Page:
Sunflowers are native to America and have been used by humans for centuries. The entire plant is edible. The seeds are the most popular part to chow down on, and the oil is also a prevalent product made from the flower, but people have also taken to eating the petals, the shoots, and the tubers are known as "sunchokes" or "Jerusalem artichokes" that grow in certain sunflower varieties. It's even possible to boil the buds and eat them like artichokes and believe it or not, the large, tough center can be grilled whole. But the real question is: does it taste good?

Answers vary, but on the whole, the consensus seems to be that eating the center of the flower is a fibrous, chewy experience that doesn't possess a lot of palatability. The petals can also be quite biting even when brewing into a tisane, though adding honey to a warm cup of sunflower tea can be an enjoyable way to take advantage of the flower's anti-inflammatory properties and bittersweet notes.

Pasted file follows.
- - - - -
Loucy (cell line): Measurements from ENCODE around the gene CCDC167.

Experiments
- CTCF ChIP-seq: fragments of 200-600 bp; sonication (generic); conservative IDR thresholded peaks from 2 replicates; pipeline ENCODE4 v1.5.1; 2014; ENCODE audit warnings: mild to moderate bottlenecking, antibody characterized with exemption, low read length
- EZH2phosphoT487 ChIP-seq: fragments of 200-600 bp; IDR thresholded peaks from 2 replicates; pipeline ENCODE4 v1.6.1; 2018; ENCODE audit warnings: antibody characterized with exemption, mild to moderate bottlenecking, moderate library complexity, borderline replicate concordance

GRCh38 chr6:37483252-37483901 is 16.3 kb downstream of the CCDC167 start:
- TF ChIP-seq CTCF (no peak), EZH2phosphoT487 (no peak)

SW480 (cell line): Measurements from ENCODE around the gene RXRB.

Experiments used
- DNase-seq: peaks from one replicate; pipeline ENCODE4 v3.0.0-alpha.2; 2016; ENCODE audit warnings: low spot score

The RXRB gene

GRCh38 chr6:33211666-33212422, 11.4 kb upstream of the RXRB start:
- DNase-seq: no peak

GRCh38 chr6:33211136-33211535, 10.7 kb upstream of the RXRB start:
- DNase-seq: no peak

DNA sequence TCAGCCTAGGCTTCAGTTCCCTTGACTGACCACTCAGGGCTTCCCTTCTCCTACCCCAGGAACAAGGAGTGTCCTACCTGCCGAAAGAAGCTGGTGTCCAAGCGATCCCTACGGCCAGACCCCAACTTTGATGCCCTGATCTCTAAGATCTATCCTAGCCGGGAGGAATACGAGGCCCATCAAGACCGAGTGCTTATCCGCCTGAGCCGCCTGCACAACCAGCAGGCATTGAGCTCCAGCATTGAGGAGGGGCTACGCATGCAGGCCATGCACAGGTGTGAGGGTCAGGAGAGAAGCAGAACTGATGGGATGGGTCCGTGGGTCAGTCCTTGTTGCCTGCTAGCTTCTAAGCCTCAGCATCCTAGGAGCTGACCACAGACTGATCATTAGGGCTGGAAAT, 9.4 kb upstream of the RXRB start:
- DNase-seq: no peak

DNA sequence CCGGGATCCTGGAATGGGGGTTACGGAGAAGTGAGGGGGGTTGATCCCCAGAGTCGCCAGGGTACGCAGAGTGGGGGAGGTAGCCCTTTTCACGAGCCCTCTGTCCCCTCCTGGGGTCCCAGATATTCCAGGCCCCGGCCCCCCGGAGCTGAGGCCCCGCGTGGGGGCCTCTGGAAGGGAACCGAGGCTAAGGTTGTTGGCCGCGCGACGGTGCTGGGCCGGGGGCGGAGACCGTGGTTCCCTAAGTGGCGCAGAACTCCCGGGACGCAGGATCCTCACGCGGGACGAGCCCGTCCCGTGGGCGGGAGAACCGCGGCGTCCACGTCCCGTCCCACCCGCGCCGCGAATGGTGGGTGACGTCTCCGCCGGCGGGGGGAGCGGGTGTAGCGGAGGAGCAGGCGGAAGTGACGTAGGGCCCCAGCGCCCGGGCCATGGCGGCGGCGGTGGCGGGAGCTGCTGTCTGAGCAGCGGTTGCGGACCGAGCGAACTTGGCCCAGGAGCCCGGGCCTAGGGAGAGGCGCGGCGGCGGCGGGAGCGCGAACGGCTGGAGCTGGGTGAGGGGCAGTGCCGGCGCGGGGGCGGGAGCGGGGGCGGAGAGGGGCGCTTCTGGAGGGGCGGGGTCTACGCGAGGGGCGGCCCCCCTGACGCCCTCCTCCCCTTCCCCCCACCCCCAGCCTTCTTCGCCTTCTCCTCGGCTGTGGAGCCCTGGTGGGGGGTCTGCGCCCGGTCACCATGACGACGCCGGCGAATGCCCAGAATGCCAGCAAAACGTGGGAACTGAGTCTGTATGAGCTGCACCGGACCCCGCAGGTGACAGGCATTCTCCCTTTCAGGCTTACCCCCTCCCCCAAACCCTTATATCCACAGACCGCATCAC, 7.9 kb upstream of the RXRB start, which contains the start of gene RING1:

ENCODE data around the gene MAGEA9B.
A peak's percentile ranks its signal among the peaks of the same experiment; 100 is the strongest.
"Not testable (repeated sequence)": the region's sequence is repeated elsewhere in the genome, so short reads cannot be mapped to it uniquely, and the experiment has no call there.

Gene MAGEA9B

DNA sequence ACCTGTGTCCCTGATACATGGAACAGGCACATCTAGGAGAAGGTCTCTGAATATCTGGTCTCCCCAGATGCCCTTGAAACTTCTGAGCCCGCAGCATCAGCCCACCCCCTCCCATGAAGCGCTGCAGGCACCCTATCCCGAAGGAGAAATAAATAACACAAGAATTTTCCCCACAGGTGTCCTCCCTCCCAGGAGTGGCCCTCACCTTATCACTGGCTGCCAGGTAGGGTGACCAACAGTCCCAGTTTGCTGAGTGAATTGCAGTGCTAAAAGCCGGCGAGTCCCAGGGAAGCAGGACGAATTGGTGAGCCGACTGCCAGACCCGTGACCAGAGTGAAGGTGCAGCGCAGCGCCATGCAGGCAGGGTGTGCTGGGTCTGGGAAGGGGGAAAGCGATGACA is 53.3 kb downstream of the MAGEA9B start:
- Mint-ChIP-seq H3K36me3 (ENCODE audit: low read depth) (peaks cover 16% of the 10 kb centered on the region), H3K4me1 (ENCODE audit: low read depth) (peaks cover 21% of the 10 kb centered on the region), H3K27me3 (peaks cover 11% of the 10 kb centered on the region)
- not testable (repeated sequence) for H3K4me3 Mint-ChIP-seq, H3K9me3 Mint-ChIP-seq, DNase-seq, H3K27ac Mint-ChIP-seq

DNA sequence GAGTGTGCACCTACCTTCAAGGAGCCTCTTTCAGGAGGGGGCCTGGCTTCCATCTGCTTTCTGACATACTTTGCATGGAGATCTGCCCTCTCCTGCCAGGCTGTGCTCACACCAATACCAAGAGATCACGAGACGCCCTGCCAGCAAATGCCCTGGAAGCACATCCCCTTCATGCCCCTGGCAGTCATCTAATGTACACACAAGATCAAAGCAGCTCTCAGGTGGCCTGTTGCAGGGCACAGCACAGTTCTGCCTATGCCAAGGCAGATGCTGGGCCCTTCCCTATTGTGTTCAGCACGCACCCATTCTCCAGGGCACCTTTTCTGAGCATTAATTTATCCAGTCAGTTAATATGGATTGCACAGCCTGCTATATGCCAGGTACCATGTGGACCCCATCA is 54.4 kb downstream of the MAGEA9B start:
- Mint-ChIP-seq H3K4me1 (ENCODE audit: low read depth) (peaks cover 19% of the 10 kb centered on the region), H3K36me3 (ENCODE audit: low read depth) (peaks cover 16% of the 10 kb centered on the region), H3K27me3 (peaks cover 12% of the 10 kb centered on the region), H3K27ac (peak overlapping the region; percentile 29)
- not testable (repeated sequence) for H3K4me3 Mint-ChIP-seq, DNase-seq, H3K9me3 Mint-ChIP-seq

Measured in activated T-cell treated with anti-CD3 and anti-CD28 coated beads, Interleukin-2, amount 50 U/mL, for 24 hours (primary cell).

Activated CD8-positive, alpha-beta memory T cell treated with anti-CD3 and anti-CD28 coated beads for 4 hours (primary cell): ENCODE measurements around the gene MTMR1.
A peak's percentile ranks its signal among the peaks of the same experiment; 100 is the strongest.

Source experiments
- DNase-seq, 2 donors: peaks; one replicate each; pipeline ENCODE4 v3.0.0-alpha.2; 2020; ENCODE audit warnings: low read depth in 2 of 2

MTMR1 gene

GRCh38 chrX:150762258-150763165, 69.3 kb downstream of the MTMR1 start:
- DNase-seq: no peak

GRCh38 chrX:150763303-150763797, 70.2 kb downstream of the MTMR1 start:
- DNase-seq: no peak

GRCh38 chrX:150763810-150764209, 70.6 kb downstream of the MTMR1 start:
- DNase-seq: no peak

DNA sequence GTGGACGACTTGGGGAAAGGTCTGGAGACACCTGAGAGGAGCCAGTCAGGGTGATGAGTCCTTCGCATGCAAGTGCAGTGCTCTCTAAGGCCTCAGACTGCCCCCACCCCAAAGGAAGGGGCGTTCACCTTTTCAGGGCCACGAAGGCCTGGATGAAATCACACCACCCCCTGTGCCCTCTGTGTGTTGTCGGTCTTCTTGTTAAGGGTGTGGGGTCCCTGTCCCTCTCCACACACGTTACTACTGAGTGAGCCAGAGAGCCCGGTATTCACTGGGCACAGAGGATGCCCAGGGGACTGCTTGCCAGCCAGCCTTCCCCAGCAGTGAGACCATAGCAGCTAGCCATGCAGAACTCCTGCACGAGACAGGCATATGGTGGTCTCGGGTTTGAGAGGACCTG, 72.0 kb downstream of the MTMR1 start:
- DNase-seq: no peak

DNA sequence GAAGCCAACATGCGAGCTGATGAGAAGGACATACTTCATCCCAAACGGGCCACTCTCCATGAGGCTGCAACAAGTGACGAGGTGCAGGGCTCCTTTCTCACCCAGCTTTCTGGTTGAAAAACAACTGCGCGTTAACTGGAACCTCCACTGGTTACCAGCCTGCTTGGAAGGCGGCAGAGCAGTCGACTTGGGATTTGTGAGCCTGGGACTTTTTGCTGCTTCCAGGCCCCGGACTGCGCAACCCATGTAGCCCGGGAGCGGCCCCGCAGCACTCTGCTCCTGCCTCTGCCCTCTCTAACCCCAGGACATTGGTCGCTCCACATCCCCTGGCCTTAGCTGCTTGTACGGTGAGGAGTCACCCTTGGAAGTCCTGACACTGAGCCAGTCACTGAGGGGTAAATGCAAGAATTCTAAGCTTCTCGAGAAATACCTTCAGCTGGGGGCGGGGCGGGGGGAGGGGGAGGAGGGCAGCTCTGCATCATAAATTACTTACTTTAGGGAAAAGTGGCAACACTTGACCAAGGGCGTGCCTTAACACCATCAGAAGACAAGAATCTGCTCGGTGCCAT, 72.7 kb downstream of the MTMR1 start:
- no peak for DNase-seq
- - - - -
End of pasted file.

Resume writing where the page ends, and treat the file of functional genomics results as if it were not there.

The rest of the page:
Although they are often used to brighten and beautify dishes, edible flowers aren't only associated with aesthetic or romantic experiences. There have been times when eating flowers was born out of desperation. During World War II, The Netherlands experienced a famine, and eating tulip bulbs became common. While The Netherlands' vast tulip fields provided sustenance during this time, eating them wasn't a pleasant experience. 

A Dutch housewife in 1944 wrote, "The boys now have to go far into the fields to pull frozen tulip bulbs from the ground. We grind the pulp and make thin soup and water porridge from them. They are bitter, practically inedible, but we choke them down because otherwise, we will starve," per "Edible Flowers: A Global History." Movie star Audrey Hepburn survived on tulip bulbs as a young girl in Holland during the German occupation.